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Date:   Wed, 15 Sep 2021 20:47:51 +0200
From:   Arnd Bergmann <>
To:     Peter Zijlstra <>
Cc:     André Almeida <>,
        Thomas Gleixner <>,
        Ingo Molnar <>,
        Darren Hart <>,
        Steven Rostedt <>,
        Sebastian Andrzej Siewior <>,
        Linux Kernel Mailing List <>,
        Collabora kernel ML <>,
        Gabriel Krisman Bertazi <>,
        Linux API <>,
        GNU C Library <>,
        Michael Kerrisk <>,
        Davidlohr Bueso <>,
        Arnd Bergmann <>
Subject: Re: [PATCH 16/20] futex: Implement sys_futex_waitv()

On Wed, Sep 15, 2021 at 5:39 PM Peter Zijlstra <> wrote:
> On Wed, Sep 15, 2021 at 04:07:26PM +0200, Peter Zijlstra wrote:
> > +SYSCALL_DEFINE4(futex_waitv, struct futex_waitv __user *, waiters,
> > +             unsigned int, nr_futexes, unsigned int, flags,
> > +             struct __kernel_timespec __user *, timo)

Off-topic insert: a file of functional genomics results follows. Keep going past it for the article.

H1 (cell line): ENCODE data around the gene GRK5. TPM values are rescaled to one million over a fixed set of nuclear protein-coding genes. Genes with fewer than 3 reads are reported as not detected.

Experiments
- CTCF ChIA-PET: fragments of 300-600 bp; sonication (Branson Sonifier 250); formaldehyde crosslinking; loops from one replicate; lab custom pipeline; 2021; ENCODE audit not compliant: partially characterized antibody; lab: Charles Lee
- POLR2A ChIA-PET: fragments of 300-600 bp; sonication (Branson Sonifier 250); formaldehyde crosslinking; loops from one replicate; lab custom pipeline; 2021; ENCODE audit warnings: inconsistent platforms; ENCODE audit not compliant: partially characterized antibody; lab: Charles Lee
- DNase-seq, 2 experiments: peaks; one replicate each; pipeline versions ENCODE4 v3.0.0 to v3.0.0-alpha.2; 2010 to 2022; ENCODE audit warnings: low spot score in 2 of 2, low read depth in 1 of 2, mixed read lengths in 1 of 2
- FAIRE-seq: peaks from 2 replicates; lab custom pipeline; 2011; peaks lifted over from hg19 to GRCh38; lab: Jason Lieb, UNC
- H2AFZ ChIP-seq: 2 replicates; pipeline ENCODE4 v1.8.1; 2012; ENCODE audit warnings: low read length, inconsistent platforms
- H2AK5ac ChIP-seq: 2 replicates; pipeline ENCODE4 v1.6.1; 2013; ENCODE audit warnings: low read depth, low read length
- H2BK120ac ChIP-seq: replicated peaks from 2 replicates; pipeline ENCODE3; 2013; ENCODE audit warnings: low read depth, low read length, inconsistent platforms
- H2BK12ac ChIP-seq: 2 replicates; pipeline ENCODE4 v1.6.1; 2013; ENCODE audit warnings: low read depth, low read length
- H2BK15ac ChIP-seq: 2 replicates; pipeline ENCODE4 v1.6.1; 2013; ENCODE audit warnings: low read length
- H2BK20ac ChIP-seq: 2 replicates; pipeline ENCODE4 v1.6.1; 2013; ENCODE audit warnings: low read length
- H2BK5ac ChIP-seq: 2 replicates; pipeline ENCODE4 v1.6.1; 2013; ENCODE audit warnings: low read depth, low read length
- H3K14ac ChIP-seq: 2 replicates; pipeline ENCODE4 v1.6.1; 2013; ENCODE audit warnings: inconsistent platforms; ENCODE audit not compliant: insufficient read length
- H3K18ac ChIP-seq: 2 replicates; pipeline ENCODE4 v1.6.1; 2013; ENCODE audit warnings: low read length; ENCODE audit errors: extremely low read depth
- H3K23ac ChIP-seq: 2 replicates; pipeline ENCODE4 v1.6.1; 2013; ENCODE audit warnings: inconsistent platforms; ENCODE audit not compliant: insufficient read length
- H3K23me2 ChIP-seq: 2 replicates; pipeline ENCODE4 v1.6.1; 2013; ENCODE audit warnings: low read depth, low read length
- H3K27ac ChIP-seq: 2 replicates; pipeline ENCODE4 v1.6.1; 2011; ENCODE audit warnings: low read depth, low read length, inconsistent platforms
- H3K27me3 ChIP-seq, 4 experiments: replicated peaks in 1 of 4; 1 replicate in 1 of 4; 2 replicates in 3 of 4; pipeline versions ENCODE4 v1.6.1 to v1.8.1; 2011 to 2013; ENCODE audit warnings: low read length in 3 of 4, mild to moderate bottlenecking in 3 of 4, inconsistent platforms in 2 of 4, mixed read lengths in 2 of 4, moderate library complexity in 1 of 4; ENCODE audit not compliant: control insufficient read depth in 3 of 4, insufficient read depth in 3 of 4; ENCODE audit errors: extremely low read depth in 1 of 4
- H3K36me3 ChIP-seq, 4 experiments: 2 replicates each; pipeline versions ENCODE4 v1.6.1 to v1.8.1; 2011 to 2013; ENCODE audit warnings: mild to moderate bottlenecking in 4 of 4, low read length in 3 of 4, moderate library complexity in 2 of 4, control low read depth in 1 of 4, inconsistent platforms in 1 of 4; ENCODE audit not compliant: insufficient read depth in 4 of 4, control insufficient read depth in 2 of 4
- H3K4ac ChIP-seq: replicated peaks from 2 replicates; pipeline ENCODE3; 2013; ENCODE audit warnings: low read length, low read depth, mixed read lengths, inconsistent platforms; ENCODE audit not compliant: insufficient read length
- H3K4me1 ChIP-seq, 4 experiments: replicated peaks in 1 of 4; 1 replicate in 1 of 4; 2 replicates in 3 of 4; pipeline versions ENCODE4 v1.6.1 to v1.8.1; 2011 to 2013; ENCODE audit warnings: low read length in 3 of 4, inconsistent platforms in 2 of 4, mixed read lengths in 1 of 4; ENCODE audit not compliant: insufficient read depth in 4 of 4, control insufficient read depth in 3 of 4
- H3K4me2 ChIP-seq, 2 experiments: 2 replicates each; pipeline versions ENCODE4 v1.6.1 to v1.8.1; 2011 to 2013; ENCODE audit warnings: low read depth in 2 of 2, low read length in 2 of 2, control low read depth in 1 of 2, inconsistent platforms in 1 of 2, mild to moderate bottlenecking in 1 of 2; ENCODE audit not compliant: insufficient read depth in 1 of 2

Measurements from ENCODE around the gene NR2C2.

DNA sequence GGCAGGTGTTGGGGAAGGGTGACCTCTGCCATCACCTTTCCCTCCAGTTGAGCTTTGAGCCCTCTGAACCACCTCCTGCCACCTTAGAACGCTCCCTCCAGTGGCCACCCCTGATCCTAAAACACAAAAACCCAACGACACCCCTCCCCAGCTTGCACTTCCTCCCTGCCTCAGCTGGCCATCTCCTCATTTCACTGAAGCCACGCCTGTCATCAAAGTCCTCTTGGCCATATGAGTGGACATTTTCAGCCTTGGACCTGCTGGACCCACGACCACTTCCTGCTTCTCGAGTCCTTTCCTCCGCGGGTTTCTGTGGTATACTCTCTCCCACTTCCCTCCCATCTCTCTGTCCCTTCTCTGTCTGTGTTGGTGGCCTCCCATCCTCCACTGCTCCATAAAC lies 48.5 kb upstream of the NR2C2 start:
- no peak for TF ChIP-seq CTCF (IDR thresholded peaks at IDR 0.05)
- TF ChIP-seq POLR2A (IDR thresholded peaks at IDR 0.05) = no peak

> So I utterly detest timespec.. it makes no sense what so ever.
> Can't we just, for new syscalls, simply use a s64 nsec argument and call
> it a day?
> Thomas, Arnd ?

Do you mean passing the nanoseconds by value instead of a pointer?
I think that would be worse, since that means having incompatible calling
conventions between 32-bit and 64-bit architectures, and even
between 32-bit architectures that have different requirements for 64-bit
function arguments.

If we pass it by reference, there is much less to gain from changing the
timespec to plain nanoseconds. I wouldn't object to that, but I don't
see it helping much either. It would work for relative timeouts, but the
general trend seems to be to specify timeouts as absolute times,
and that would force each caller to read the time using clock_gettime()
and then convert it to nanoseconds before adding the timeout.

Specifying the timeout in terms of 32-bit relative milliseconds would the
way that epoll() does would be really simple, but that still feels odd.


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